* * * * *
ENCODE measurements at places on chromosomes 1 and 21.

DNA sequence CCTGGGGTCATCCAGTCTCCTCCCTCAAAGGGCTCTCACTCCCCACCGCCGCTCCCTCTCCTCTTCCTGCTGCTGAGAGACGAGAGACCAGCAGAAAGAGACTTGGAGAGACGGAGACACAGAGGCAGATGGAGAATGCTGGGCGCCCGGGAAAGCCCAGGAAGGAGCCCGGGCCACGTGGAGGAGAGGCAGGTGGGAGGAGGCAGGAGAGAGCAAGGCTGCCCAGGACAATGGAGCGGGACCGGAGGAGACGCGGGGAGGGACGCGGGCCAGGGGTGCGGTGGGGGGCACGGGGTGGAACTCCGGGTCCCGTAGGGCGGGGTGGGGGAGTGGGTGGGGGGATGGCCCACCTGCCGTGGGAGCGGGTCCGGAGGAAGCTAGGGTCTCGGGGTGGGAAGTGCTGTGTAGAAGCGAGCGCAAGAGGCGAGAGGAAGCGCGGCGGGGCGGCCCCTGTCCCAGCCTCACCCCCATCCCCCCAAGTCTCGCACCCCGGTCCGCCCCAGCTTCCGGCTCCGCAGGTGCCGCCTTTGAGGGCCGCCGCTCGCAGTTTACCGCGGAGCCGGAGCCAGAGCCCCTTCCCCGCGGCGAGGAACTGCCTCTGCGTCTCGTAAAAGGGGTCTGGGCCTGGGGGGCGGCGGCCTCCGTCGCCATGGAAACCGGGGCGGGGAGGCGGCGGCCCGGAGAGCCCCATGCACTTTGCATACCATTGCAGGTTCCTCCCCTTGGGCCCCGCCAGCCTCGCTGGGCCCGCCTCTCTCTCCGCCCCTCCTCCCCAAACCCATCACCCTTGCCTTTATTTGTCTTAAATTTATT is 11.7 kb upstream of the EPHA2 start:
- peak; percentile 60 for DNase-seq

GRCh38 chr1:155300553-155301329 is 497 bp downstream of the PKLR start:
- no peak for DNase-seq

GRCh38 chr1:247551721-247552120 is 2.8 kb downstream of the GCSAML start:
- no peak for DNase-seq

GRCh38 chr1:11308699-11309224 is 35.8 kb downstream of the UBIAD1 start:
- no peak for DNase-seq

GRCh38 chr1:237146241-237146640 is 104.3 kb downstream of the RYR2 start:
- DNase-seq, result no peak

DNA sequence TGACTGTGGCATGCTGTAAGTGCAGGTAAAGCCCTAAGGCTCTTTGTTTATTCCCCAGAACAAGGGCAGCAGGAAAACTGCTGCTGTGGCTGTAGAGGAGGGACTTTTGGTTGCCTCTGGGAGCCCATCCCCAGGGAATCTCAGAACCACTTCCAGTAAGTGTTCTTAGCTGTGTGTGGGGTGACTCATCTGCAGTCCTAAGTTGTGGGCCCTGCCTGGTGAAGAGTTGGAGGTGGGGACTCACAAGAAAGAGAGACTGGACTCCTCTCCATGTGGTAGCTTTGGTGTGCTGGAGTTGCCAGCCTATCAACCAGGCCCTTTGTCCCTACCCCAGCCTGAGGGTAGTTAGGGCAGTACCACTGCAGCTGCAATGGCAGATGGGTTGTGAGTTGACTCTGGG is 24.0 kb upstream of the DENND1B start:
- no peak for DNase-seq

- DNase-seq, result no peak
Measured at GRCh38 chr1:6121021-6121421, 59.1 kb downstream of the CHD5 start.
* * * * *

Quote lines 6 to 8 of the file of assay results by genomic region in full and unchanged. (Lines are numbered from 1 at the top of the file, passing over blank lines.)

GRCh38 chr1:247551721-247552120 is 2.8 kb downstream of the GCSAML start:
- no peak for DNase-seq

GRCh38 chr1:11308699-11309224 is 35.8 kb downstream of the UBIAD1 start: